Shyama Ranabahu is a Senior Lecturer attached to the Department of Geography, Faculty of Humanities and Social Sciences, University of Ruhuna, Sri Lanka. She holds the BA Honours degree and MPhil degree in Geography from the University of Colombo, Sri Lanka and awaiting results for her PhD. She teaches undergraduate courses in Population Geography, Medical Geography, Globalization and Natural Resources Management. Her ongoing research is mainly on Population Ageing, Fertility, Reproductive Health, and Migration. She takes an active interest in the areas of active ageing, aged care, elderly security and elderly rights. She is serving as a resource person in discussions with the members of village level elderly committees to empower them to cope up with ageing and related issues.
Implications of active ageing among female elders of Sri Lanka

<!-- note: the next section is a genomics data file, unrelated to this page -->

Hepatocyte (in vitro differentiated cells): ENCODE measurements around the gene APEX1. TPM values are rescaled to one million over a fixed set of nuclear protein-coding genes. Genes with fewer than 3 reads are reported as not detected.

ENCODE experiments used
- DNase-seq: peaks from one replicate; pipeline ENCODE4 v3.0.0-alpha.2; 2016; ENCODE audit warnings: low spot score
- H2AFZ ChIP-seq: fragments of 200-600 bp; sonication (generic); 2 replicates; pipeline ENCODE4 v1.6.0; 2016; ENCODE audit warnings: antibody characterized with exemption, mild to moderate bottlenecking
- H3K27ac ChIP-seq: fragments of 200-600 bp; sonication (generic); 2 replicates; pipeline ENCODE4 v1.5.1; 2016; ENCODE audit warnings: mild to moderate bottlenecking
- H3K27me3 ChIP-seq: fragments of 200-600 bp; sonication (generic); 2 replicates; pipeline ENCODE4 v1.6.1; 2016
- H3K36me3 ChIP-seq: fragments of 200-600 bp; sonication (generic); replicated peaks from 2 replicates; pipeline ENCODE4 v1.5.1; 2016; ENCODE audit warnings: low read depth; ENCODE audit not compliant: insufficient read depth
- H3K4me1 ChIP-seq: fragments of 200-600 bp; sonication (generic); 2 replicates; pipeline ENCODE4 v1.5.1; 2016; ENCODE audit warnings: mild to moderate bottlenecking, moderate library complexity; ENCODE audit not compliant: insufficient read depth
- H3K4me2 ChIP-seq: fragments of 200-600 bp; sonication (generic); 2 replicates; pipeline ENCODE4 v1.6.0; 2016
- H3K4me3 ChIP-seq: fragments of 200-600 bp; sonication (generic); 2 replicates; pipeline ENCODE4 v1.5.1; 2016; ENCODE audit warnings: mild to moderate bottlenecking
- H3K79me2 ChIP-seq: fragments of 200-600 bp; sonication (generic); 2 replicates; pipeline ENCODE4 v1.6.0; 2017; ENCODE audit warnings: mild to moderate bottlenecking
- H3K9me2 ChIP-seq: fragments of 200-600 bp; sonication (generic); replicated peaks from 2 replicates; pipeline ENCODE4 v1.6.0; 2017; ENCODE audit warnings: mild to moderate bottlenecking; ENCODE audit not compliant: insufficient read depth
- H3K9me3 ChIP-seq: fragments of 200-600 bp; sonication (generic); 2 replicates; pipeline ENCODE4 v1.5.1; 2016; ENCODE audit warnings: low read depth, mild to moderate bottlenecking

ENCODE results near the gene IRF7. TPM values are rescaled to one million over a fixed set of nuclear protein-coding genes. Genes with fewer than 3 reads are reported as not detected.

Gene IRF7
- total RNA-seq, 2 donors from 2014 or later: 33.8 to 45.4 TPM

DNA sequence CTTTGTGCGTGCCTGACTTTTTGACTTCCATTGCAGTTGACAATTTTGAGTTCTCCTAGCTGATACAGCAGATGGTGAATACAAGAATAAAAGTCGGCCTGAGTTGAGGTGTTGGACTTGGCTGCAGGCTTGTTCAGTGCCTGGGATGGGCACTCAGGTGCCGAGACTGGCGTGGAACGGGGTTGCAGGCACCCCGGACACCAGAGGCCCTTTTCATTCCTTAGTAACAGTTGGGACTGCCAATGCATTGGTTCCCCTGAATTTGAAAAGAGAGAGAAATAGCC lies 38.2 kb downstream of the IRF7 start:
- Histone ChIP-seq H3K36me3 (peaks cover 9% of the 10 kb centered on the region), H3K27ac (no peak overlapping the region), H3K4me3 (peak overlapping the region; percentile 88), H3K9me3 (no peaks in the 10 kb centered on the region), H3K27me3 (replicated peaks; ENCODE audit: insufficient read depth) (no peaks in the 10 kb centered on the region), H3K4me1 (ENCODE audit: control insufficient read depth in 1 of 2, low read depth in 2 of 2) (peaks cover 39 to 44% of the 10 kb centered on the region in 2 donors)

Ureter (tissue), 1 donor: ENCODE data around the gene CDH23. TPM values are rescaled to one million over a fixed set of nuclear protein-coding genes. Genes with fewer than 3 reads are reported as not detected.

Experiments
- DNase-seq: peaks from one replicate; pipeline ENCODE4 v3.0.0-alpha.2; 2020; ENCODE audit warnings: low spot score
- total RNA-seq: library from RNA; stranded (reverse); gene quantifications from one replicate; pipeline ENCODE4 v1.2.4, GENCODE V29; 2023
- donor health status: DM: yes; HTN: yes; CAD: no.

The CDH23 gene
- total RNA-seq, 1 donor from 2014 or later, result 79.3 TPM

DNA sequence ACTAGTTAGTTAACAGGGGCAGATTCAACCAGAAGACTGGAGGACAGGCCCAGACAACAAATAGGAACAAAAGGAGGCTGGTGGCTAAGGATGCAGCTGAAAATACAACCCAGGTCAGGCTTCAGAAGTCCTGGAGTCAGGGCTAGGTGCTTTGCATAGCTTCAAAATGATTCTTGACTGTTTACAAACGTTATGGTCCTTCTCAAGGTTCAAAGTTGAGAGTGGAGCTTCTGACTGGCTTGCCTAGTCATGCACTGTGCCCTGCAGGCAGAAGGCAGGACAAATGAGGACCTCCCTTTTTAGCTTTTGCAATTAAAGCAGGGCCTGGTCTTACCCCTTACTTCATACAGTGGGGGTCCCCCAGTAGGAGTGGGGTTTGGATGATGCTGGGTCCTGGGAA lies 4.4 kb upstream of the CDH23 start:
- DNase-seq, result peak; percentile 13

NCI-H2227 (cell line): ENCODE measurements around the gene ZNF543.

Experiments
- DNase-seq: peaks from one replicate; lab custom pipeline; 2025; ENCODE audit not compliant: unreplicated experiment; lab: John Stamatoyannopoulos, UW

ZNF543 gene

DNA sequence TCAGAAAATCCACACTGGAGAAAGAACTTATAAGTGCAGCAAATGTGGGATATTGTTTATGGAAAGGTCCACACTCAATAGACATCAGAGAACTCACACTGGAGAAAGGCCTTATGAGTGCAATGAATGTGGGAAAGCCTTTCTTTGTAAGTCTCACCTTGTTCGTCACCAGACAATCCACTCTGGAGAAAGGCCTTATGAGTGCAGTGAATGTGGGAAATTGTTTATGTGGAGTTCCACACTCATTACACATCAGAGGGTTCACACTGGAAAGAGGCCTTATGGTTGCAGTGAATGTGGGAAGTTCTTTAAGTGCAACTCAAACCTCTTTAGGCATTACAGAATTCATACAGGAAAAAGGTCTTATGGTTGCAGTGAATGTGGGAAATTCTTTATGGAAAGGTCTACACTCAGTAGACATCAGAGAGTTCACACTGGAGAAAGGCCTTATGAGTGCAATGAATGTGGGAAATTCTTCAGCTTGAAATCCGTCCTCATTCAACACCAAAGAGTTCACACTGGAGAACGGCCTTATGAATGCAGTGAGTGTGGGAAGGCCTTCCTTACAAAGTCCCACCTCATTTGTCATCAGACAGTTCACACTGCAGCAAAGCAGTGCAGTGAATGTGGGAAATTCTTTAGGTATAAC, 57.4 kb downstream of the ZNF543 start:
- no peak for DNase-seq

Implications of active ageing among female elders of Sri Lanka Population ageing remains a long-term challenge for Sri Lanka since the country has been experiencing an unprecedented growth of elderly population during past two decades. The country’s share of the elderly population was 12.4 percent in 2012 which is projected to be increased up to 24.8 percent by 2041. Since women live longer than men, women constitute the majority of older persons in Sri Lanka. The sex ratio of the young elderly was 83.1 whilst it was 67.6 among the segment of old elderly. The country, with this female favoured trend, needs to be concerned how elderly women be empowered, to be active and independent within their community. This study, therefore, attempted to examine the nature of active ageing among community-dwelling elderly women in Sri Lanka. Active ageing is defined by the WHO (2002) as “the process of optimizing opportunities for health, participation, and security in order to enhance the quality of life as people age”. The study focused on to explore comparatively, the gender-based disparities of opportunities and barriers related to two domains of active ageing; participation and security. The results were based on data gathered through a survey of 350 community-dwelling elderly men and women in three geographical settings representing urban, rural and estate sectors. The study was guided by the pragmatic paradigm and used mixed-methods design with a deductive theoretical drive. Findings were derived from both quantitative and qualitative analysis using bivariate and thematic analytical methods. The respondents comprised of 57.4 percent of females and 42.6 percent of males with a mean age of 70.5. Findings revealed a male dominant participation pattern in the workforce after the age 60. It was noted that female elders, compared to men were more vulnerable in terms of income security. The data indicated that 72.3 percent of female elders were without any direct income compared to 27.7 percent of male elders. There was a selectivity of social participation among elderly men and women. In terms of social security, immediate family’ was the dominant source of social support for both male and female elders in Sri Lanka. The social support for women was fulfilled through ‘elder-spouse’ and ‘elder-adult child’ networks. However, the study revealed that a considerable proportion of elders, majority elderly women, were without any confidant network which is a serious drawback in terms of emotional support needed during later stages of life.